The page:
A leaked draft opinion suggests the US Supreme Court is poised to overturn the Roe v. Wade, which legalized abortion nationwide.
While the states have been expecting such a decision for years, the draft report fails in one case Mississippi is the strongest evidence yet that access to abortion in the US depends on where you live. The draft was confirmed authentic by the Chief Justice John Roberts, but it’s important to note that it’s not final yet. It could change before it is handed down by the court of nine.
Meanwhile, polls show that a majority of the public prefers abortions, which are legal in most or all cases.
Here are some background details — and questions you might want to ask — to use in your own reporting of abortion in your state.
STATE LAW OVERVIEW
A total of 22 states already have laws on the books that would ban abortion outright or very early in a pregnancy, before many women know they’re pregnant, according to the Guttmacher Institute, a think tank that’s pro-abortion rights but rights in general has the latest legal data.
The laws fall into three basic categories: Unenforced abortion bans were enacted before Roe v. Wade was decided in 1973; bans passed but blocked in court under Roe; and so-called trigger bans, designed to take effect if Roe is knocked over.
At least eight states passed abortion bans this year: Arizona, Idaho, Florida, Oklahoma, South Dakota, Wyoming, Kentucky and Tennessee. Some of these laws do not provide exceptions for rape or incest.
At least two states, Michigan and Wisconsin, only have state laws prohibiting abortion that were passed before Roe and could go into effect if the decision is overturned. Michigan’s governor is suing to have that state’s ban reversed.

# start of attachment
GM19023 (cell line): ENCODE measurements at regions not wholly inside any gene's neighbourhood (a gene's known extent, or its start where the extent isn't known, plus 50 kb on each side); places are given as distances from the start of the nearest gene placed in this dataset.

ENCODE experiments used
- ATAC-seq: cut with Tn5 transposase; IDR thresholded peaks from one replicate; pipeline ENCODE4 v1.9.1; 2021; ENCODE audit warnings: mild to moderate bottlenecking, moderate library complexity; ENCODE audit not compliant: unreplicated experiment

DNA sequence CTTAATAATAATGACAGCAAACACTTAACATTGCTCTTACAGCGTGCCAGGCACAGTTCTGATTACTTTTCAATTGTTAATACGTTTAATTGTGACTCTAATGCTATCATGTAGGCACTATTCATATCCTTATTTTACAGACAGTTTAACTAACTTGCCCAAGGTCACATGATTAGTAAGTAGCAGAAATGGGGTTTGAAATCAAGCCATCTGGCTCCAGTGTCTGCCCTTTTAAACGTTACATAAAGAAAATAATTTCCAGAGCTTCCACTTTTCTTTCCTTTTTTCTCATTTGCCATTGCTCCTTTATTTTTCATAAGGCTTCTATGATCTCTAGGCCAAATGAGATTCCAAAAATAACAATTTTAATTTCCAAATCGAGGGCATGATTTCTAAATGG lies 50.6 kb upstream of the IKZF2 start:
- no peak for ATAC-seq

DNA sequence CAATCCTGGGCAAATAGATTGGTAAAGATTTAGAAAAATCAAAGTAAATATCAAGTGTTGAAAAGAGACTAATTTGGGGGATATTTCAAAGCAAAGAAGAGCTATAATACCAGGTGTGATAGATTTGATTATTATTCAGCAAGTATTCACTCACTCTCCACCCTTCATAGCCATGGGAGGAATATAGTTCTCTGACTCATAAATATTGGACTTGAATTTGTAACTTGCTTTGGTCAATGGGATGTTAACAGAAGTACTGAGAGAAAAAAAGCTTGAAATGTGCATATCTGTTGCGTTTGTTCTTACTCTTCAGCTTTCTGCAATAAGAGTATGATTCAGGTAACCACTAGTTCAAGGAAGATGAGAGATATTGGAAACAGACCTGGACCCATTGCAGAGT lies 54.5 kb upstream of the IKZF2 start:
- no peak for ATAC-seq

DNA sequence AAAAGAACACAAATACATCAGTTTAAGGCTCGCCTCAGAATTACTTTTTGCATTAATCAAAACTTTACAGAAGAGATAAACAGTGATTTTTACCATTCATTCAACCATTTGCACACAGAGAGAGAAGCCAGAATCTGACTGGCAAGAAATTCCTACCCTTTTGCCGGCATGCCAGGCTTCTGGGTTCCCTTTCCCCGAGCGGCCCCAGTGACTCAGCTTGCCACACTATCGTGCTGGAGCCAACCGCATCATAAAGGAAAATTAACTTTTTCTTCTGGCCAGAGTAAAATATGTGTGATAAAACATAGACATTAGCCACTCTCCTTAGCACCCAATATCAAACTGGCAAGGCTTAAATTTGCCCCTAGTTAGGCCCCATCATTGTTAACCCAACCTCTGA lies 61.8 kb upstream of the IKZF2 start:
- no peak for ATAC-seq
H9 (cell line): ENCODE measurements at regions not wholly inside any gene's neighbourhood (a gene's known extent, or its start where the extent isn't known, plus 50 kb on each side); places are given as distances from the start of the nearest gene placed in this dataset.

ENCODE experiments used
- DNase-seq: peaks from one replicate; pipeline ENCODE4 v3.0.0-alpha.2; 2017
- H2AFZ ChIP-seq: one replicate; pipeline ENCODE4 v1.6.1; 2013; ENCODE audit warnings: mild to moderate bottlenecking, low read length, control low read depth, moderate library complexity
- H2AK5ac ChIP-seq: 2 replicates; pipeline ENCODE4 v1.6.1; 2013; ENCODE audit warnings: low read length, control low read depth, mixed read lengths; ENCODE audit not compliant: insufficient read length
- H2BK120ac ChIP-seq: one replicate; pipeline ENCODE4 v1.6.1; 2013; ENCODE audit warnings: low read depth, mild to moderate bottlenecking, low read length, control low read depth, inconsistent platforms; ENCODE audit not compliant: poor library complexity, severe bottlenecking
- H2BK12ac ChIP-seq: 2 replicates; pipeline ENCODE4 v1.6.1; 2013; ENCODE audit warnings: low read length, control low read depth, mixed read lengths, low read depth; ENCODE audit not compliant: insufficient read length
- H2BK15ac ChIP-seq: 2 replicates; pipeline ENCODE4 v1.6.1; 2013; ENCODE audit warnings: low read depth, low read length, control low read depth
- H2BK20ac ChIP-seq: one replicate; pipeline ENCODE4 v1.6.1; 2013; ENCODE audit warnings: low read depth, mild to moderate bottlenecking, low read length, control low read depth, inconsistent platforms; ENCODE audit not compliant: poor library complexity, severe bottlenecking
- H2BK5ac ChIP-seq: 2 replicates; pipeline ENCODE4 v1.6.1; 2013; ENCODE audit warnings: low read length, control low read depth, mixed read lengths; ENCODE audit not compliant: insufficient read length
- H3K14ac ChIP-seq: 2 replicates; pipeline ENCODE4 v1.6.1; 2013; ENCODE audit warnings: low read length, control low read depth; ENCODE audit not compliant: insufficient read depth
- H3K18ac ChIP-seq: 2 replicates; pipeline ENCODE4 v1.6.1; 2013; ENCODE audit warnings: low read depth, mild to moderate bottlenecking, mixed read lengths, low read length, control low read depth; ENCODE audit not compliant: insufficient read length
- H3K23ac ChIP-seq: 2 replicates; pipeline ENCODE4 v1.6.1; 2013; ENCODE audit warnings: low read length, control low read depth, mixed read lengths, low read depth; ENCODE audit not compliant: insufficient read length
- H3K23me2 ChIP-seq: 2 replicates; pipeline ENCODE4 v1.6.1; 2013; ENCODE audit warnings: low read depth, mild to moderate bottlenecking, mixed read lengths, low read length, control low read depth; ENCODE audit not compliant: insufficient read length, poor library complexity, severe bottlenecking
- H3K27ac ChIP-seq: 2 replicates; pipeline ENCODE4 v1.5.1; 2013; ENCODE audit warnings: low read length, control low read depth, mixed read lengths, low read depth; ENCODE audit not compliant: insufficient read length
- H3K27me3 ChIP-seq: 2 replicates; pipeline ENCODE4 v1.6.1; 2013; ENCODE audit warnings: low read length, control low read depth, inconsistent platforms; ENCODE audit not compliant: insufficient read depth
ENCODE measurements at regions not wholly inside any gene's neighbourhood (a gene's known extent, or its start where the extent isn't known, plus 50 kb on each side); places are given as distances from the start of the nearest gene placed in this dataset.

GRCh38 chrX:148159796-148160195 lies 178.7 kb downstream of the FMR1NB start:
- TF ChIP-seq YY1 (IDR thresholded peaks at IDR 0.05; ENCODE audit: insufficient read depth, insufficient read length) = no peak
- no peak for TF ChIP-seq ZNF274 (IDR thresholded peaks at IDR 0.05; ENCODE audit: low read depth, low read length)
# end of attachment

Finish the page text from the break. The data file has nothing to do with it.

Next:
Several states have overlapping laws. Here is an overview of abortion bans from the Guttmacher Institute: https://bityl.co/C3sp.
Sixteen states have incorporated abortion access protections into state law, although they take slightly different forms. An overview of these laws can be found here: https://bityl.co/C3sw
At least eight states took action this year to strengthen existing protections or expand access to abortion: California, Colorado, Oregon, Vermont, Washington, New Jersey, Maryland and Connecticut.
— Be careful when describing positions on this topic: The AP Stylebook recommends using the anti-abortion or abortion-rights modifiers. Don’t use pro-life, pro-choice, or pro-abortion unless they’re in quotation marks or proper nouns. Avoid abortion, meaning a person who performs clandestine abortions.
Consult with reproductive rights groups, health care workers, scholars, anti-abortion advocacy groups and legislative leaders who will determine what bills to limit or expand access to abortion will advance in your state legislature.
— Talk to women who have had abortions or who will be most directly affected by severe restrictions or increased access to abortion to get a feel for the real impact of the laws in your state.
— In states with abortion bans that could go into effect after the Supreme Court ruling, ask if there are exceptions for rape or incest and what resources are available for women who would no longer have access to abortion services.